Below is a brief account of some of them. Note, however, that most of them pertain mainly to the cinematic experience, although a few are applicable to other nerve-wracking ventures as well.

A womb from which to view

The first has to do with our repressed desire to return to, or reproduce, the safety and familiarity of the maternal womb. Simulating such a scenario is thus the enclosed seating space in a darkened cinema where the viewer is exposed to, but ultimately protected from, the other (i.e. screened) world and its unfamiliar monster.

Alternatively, and also a psychoanalytical surmise, the fearful creature is a symbol of unconscious communal anxiety, whose collective viewership proves cathartic, as it allows us to work through, and surmount, that anxiety together.

A death wish

Yet another psychoanalytically inflected perspective is derived from Sigmund Freud’s (1856-1939) Thanatos, or the death instinct. A concept developed late in Freud’s career after the events of WWI, it presupposes a drive that inclines every individual towards self-destruction, thereby precipitating acts that allow him or her to dally with, and vicariously or even potentially achieve, oblivion.

Indeed, when considering consumers’ demand for scarier horror films and more cinematic violence, and the number of people injured and killed while engaged in extreme sports, such a prospect is not that far-fetched after all.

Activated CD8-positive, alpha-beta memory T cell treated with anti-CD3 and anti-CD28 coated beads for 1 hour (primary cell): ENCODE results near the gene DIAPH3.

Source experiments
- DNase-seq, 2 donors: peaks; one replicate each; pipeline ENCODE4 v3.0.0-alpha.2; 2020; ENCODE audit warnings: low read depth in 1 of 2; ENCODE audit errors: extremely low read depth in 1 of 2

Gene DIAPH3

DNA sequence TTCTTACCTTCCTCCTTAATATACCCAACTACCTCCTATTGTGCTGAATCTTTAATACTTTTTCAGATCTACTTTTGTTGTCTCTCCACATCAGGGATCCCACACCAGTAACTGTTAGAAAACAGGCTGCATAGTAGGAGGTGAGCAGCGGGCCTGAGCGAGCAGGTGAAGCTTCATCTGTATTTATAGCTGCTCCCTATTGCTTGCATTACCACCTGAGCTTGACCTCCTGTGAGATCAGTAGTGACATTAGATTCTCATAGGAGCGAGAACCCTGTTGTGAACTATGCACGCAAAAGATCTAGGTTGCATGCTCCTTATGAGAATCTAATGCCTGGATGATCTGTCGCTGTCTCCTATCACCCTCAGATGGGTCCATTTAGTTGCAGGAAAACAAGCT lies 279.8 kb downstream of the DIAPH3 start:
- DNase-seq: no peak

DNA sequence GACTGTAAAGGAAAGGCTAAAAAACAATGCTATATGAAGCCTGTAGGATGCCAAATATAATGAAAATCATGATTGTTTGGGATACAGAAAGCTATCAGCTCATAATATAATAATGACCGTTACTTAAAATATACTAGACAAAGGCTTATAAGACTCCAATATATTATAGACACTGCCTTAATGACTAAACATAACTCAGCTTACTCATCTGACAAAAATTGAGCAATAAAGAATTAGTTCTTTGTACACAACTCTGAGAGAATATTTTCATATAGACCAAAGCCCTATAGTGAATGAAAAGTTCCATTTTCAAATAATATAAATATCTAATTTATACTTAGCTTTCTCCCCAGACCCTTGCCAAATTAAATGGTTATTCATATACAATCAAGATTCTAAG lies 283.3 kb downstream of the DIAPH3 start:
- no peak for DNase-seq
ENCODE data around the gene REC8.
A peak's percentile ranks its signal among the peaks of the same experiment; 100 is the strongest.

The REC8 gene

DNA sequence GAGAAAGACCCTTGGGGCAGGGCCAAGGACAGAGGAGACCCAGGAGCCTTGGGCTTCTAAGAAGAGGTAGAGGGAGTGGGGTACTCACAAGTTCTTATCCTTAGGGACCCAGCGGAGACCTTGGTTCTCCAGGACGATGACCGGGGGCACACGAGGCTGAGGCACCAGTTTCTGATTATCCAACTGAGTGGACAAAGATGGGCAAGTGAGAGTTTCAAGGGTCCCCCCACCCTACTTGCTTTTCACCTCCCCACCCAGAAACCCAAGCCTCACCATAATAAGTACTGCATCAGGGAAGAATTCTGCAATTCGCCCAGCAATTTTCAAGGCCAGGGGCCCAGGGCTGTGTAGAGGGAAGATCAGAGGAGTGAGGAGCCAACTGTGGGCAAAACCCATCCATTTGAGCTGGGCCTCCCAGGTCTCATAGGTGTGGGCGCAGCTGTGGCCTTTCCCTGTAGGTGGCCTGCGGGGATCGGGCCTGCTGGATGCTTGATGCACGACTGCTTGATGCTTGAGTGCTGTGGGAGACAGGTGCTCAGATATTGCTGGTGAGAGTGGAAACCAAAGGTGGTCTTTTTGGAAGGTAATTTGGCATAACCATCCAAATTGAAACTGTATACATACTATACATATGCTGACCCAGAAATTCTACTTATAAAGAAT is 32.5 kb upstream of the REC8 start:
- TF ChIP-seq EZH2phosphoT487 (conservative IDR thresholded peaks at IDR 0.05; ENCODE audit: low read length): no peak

The art of horror

Then there is philosopher Noel Carrol’s (1947-) insightful, if also problematic, notion of “art horror”, which he differentiates from “natural horror” in that the former concerns horror that viewers understand is related to aesthetics.

A supposition somewhat akin to the controlled environment one, “art horror” implies that Frankenstein’s progeny, the vampires in the Thirty Days of Night graphic novel series, the monsters in the Aliens Versus Predators franchise, and the grotesque depiction of hell in a Hieronymus Bosch’s painting – among others – may be disturbing, but the emotion they generate is fundamentally an aesthetical, and not a “natural”, response.

Accordingly, since this feeling of dread is “not real”, it may be cultivated instead for enjoyment because of the catharsis fear offers.

The sub(s)lime

A final theory is related to the sublime, a metaphysical concept, the roots of which can be traced back to the ancient Greek thinker, Cassius Longinus (c. 213-271).

Describing both the object experienced and the experience itself, the sublime presupposes an encounter with something awesome that momentarily overwhelms the individual, who nevertheless subsequently surmounts his or her paralysis to gain control of his or her emotion and domesticate the object.

In this regard, watching a horror movie has therefore less to do with being frightened and more with dominance over otherness and self-mastery.

Whichever theory you subscribe to, it is undeniable that fear can be fun (although, I suspect, at a diminishing rate the older we get for the obvious reason).

This article was published by Lens.